{'booktitle': "Scott Pilgrim's Precious Little ..."}
{'booktitle': 'Rip it Up and ...'}
{'booktitle': 'Our Band Could Be ...'}
{'booktitle': 'Olio'}
{'booktitle': 'Mesaerion: The Best Science ...'}
{'booktitle': 'Libertarianism for Beginners'}
{'booktitle': "It's Only the Himalayas"}

My yield statement is not iterating!

Important! The example above uses a yield statement instead of a return statement. Also note that we are working with sub queries of XPath inside of that yield. When you are inside of a loop and using XPath to complete sub queries, you must inlude a leading period on the XPath selector. If you omit the leading period, you will get the first result back for as many times as the loop runs.

leading period xpath sub query


Start Big Then Narrow Down

As you play with the XPath and CSS Selectors, it is tempting to look at the target page, and then just get a new query for every different piece of information you want to scrape. For example, our initial query selected 20 article elements, and then we can narrow it down individually from there. You don’t want to look at the page and say I want the title, rating, price, and availability for every book on the page. You’re not going to use 80 different selectors for that. You’re going to grab 20 books at the top level, and then get 4 pieces of data from each book. The code below shows how to build these subqueries on the original XPath query.

import scrapy


class BooksSpider(scrapy.Spider):
    name = 'books'
    allowed_domains = ['books.toscrape.com']
    start_urls = ['http://books.toscrape.com/']

    def parse(self, response):
        for book in response.xpath('//article'):
            yield {
                'booktitle': book.xpath('.//a/text()').get(),
                'bookrating': book.xpath('.//p').attrib['class'],
                'bookprice': book.xpath('.//div[2]/p/text()').get(),
                'bookavailability': book.xpath('.//div[2]/p[2]/i/following-sibling::text()').get().strip()
            }

The bookavailability selector was a little tricky. We are trying to get the text that comes after the <i> tag, however that text is kind of in no man’s land. For this, we can use the following-sibling::text() selector. We also add the strip() function to get rid of some whitespace, but we’ll learn about how to use Item Loaders to better handle this soon.

<p class="instock availability">
    <i class="icon-ok"></i>
    
        In stock
    
</p>

Scrapy Output

To actually output the data we capture, we can add the -o flag when using the scrapy crawl command to output to a CSV or json file.

bookstoscrape $scrapy crawl books -o books.json

Once you run the command, you’ll see a new file appear in the Scrapy project which holds all the data you just collected.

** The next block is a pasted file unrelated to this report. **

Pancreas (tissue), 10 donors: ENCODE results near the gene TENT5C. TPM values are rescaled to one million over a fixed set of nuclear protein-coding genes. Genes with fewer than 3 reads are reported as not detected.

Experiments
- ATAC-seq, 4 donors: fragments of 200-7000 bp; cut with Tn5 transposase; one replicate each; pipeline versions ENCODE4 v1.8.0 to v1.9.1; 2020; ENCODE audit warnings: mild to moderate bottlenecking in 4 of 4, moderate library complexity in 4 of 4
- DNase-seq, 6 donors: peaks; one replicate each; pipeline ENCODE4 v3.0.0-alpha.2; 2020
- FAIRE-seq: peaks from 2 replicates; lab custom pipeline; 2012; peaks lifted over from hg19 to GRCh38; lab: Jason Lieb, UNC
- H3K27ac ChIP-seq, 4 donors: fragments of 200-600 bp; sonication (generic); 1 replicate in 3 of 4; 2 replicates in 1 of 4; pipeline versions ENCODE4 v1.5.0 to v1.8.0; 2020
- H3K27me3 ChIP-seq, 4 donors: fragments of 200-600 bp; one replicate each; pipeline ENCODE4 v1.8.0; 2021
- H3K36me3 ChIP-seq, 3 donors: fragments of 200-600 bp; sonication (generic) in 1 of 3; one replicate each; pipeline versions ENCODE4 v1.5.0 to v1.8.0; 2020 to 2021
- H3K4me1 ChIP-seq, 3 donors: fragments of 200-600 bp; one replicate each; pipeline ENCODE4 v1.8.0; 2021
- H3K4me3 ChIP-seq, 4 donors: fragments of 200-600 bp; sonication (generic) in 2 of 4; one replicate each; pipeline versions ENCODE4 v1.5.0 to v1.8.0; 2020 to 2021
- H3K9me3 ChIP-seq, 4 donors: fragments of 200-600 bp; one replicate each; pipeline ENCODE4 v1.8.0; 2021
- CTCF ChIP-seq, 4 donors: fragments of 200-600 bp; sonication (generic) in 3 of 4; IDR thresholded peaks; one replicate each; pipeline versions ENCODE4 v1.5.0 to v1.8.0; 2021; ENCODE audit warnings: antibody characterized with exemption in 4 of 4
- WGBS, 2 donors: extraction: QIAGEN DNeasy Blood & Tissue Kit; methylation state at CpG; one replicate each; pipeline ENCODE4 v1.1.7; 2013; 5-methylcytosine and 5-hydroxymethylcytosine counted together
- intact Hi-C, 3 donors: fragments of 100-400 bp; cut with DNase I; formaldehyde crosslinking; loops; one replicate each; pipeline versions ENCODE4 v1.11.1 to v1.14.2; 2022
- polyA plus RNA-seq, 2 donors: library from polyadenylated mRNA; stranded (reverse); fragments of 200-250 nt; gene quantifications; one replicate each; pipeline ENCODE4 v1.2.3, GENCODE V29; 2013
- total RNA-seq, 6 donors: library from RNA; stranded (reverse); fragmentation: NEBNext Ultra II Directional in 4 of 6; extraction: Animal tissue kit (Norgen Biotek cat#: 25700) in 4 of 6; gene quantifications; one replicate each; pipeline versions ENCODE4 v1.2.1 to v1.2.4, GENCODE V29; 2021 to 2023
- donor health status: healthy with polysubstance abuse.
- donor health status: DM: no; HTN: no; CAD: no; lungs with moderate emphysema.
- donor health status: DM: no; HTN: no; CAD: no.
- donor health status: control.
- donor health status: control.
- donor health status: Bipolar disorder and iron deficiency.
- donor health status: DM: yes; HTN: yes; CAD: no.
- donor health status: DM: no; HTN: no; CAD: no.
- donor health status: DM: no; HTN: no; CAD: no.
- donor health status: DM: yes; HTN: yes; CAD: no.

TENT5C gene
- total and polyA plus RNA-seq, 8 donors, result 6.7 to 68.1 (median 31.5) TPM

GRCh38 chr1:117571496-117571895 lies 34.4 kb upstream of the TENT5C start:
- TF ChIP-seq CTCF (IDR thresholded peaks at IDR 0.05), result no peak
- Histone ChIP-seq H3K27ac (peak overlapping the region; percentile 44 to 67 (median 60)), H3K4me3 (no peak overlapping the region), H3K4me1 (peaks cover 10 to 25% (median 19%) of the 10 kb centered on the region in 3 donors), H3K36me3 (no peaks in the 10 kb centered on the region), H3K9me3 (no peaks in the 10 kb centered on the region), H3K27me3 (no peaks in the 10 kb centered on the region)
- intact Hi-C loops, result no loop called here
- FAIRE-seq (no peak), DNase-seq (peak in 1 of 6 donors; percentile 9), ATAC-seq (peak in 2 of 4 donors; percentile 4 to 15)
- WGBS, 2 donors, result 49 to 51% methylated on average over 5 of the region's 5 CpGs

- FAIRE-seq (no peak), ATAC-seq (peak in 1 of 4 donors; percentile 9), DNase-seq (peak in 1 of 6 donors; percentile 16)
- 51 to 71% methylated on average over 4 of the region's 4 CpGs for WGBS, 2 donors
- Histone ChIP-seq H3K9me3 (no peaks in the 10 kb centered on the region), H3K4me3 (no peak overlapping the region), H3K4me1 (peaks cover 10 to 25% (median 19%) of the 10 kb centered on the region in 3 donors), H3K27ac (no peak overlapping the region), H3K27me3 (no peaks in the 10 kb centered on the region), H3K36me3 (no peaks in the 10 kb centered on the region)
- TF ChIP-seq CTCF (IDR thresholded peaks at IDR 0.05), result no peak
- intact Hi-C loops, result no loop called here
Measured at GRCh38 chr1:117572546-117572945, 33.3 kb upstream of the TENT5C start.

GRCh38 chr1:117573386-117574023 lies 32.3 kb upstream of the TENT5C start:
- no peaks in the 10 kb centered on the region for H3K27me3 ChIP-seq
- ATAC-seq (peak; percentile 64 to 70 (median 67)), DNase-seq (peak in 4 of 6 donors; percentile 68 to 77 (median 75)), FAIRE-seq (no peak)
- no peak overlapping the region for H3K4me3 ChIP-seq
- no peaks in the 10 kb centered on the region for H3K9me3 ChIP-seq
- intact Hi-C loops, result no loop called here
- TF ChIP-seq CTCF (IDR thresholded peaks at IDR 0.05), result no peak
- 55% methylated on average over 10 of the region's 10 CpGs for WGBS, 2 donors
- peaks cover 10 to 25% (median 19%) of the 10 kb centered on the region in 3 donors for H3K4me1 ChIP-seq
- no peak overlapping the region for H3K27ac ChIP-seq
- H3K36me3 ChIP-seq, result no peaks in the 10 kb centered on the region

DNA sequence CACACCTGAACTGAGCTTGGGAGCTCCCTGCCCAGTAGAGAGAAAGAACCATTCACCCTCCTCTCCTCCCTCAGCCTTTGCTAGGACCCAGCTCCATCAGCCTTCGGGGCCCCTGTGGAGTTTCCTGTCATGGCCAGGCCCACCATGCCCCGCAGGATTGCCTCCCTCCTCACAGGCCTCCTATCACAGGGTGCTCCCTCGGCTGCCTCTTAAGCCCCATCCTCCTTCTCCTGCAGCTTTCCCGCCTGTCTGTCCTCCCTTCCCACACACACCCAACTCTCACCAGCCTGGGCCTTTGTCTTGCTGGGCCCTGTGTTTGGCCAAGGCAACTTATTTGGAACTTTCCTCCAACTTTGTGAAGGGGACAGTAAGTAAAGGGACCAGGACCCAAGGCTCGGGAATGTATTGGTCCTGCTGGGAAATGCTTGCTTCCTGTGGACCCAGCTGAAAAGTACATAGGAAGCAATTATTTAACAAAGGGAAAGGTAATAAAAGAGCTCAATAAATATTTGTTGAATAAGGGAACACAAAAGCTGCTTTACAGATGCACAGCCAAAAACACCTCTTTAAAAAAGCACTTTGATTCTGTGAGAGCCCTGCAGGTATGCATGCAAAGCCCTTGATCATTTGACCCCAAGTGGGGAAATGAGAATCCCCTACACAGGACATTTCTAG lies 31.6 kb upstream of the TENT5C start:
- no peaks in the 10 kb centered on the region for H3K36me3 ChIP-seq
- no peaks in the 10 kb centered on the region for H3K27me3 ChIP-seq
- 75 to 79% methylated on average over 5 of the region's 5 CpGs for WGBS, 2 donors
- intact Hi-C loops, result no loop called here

how to output python scrapy data to json

books.json result
The final result is a JSON file that has 20 objects, each having 4 attributes for the title, rating, price, and availability. You can now practice your data science skills on various sets of data that you collect.

[
  {
    "booktitle": "A Light in the ...",
    "bookrating": "star-rating Three",
    "bookprice": "£51.77",
    "bookavailability": "In stock"
  },
  {
    "booktitle": "Tipping the Velvet",
    "bookrating": "star-rating One",
    "bookprice": "£53.74",
    "bookavailability": "In stock"
  },
  {
    "booktitle": "Soumission",
    "bookrating": "star-rating One",
    "bookprice": "£50.10",
    "bookavailability": "In stock"
  },
  {
    "booktitle": "Sharp Objects",
    "bookrating": "star-rating Four",
    "bookprice": "£47.82",
    "bookavailability": "In stock"
  },
  {
    "booktitle": "Sapiens: A Brief History ...",
    "bookrating": "star-rating Five",
    "bookprice": "£54.23",
    "bookavailability": "In stock"
  },
  {
    "booktitle": "The Requiem Red",
    "bookrating": "star-rating One",
    "bookprice": "£22.65",
    "bookavailability": "In stock"
  },
  {
    "booktitle": "The Dirty Little Secrets ...",
    "bookrating": "star-rating Four",
    "bookprice": "£33.34",
    "bookavailability": "In stock"
  },
  {
    "booktitle": "The Coming Woman: A ...",
    "bookrating": "star-rating Three",
    "bookprice": "£17.93",
    "bookavailability": "In stock"
  },
  {
    "booktitle": "The Boys in the ...",
    "bookrating": "star-rating Four",
    "bookprice": "£22.60",
    "bookavailability": "In stock"
  },
  {
    "booktitle": "The Black Maria",
    "bookrating": "star-rating One",
    "bookprice": "£52.15",
    "bookavailability": "In stock"
  },
  {
    "booktitle": "Starving Hearts (Triangular Trade ...",
    "bookrating": "star-rating Two",
    "bookprice": "£13.99",
    "bookavailability": "In stock"
  },
  {
    "booktitle": "Shakespeare's Sonnets",
    "bookrating": "star-rating Four",
    "bookprice": "£20.66",
    "bookavailability": "In stock"
  },
  {
    "booktitle": "Set Me Free",
    "bookrating": "star-rating Five",
    "bookprice": "£17.46",
    "bookavailability": "In stock"
  },
  {
    "booktitle": "Scott Pilgrim's Precious Little ...",
    "bookrating": "star-rating Five",
    "bookprice": "£52.29",
    "bookavailability": "In stock"
  },
  {
    "booktitle": "Rip it Up and ...",
    "bookrating": "star-rating Five",
    "bookprice": "£35.02",
    "bookavailability": "In stock"
  },
  {
    "booktitle": "Our Band Could Be ...",
    "bookrating": "star-rating Three",
    "bookprice": "£57.25",
    "bookavailability": "In stock"
  },
  {
    "booktitle": "Olio",
    "bookrating": "star-rating One",
    "bookprice": "£23.88",
    "bookavailability": "In stock"
  },
  {
    "booktitle": "Mesaerion: The Best Science ...",
    "bookrating": "star-rating One",
    "bookprice": "£37.59",
    "bookavailability": "In stock"
  },
  {
    "booktitle": "Libertarianism for Beginners",
    "bookrating": "star-rating Two",
    "bookprice": "£51.33",
    "bookavailability": "In stock"
  },
  {
    "booktitle": "It's Only the Himalayas",
    "bookrating": "star-rating Two",
    "bookprice": "£45.17",
    "bookavailability": "In stock"
  }
]